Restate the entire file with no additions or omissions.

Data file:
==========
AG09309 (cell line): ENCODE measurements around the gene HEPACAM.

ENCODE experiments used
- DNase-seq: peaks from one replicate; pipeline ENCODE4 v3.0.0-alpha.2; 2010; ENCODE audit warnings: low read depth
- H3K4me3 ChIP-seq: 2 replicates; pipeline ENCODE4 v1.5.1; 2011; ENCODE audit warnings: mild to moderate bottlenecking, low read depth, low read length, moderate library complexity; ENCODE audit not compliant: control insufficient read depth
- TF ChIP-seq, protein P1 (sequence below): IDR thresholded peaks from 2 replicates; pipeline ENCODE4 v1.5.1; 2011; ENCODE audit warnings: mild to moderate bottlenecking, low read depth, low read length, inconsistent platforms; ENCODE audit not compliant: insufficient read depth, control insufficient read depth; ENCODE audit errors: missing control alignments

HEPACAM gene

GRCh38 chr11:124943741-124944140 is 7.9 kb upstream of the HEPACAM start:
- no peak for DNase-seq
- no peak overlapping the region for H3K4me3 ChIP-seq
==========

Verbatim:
AG09309 (cell line): ENCODE measurements around the gene HEPACAM.

ENCODE experiments used
- DNase-seq: peaks from one replicate; pipeline ENCODE4 v3.0.0-alpha.2; 2010; ENCODE audit warnings: low read depth
- H3K4me3 ChIP-seq: 2 replicates; pipeline ENCODE4 v1.5.1; 2011; ENCODE audit warnings: mild to moderate bottlenecking, low read depth, low read length, moderate library complexity; ENCODE audit not compliant: control insufficient read depth
- TF ChIP-seq, protein P1 (sequence below): IDR thresholded peaks from 2 replicates; pipeline ENCODE4 v1.5.1; 2011; ENCODE audit warnings: mild to moderate bottlenecking, low read depth, low read length, inconsistent platforms; ENCODE audit not compliant: insufficient read depth, control insufficient read depth; ENCODE audit errors: missing control alignments

HEPACAM gene

GRCh38 chr11:124943741-124944140 is 7.9 kb upstream of the HEPACAM start:
- no peak for DNase-seq
- no peak overlapping the region for H3K4me3 ChIP-seq